Created on: March 28, 2015

Website Address: https://library.curriki.org/oer/Cluster--MA8CCSSMathContent8NS-The-Number-System

TABLE OF CONTENTS

- Cluster - MA.8.CCSS.Math.Content.8.NS The Number System
- Curriki Project Based Geometry
- Cluster - MA.8.CCSS.Math.Content.8.EE Expressions and Equations
- Cluster - MA.8.CCSS.Math.Content.8.F Functions
- Cluster - MA.8.CCSS.Math.Content.8.G Geometry
- Cluster - MA.8.CCSS.Math.Content.8.SP Statistics and Probability

- Selling Geometry
- Designing a Winner
- What's Your Angle, Pythagoras?
- TED Talk: House of the Future
- The Art of Triangles
- How Random Is My Life?
- Introduction to Angles
- Lesson -- Drawing right triangles from word problems
- Accessing Curriki Geometry Projects
- Introduction to Curriki Geometry

- The Art of Triangles Resources
- Curriki Geometry Tools and Resources
- Problems -- Triangles and Congruence
- Problems -- Triangles
- The Art of Triangles Teacher Edition
- The Art of Triangles Student Edition

- Designing a Winner Resources
- Curriki Geometry Tools and Resources
- Problems -- Similarity
- Designing a Winner Teacher Edition
- Designing a Winner Student Edition
- Lesson -- Applying the sine and cosine ratios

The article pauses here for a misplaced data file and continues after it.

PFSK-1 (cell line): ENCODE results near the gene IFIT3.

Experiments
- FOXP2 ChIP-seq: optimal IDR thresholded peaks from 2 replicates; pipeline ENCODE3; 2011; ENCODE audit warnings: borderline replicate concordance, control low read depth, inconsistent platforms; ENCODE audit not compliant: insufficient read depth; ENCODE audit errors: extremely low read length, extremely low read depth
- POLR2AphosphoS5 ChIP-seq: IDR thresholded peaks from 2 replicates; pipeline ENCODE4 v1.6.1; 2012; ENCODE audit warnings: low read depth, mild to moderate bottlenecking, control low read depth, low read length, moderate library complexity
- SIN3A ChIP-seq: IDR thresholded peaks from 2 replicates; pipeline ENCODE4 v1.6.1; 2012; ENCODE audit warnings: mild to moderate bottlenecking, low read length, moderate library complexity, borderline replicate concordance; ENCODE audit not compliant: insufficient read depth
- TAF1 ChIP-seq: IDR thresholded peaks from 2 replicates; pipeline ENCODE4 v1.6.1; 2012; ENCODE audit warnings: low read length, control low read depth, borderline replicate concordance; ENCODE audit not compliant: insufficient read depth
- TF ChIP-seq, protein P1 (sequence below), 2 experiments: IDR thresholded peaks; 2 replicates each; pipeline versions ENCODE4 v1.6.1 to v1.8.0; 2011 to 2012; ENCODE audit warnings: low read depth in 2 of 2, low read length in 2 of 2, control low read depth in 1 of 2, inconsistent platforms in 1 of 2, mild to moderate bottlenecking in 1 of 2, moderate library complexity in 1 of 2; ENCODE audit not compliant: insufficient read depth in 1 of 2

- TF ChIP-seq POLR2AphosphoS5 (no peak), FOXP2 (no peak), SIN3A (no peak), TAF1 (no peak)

- Equation of a tangent line
- Cabo SUP Challenge
- Similarity Tutorial
- ShowMe.com Reflection Videos

- Quiz - 8.NS The Number System Cluster: Know that there are numbers that are not rational, and approximate them by rational numbers. Standards: 8.NS.1, 8.NS.2
- 8.NS.1 Know that numbers that are not rational are called irrational.
- 8.NS.2 Use rational approximations of irrational numbers to compare the size of irrational numbers.

IN COLLECTION

Contents align to MA.8.CCSS.Math.Content.8.NS The Number System

Standard(s): 8.NS.1, 8.NS.2

Know that there are numbers that are not rational, and approximate them by rational numbers: Know that numbers that are not rational are called irrational. Understand informally that every number has a decimal expansion; for rational numbers show that the decimal expansion repeats eventually, and convert a decimal expansion which repeats eventually into a rational number.

Know that there are numbers that are not rational, and approximate them by rational numbers. Use rational approximations of irrational numbers to compare the size of irrational numbers, locate them approximately on a number linediagram, and estimate the value of expressions (e.g., ?2). For example,by truncating the decimal expansion of ?2, show that ?2 is between 1 and2, then between 1.4 and 1.5, and explain how to continue on to get betterapproximations.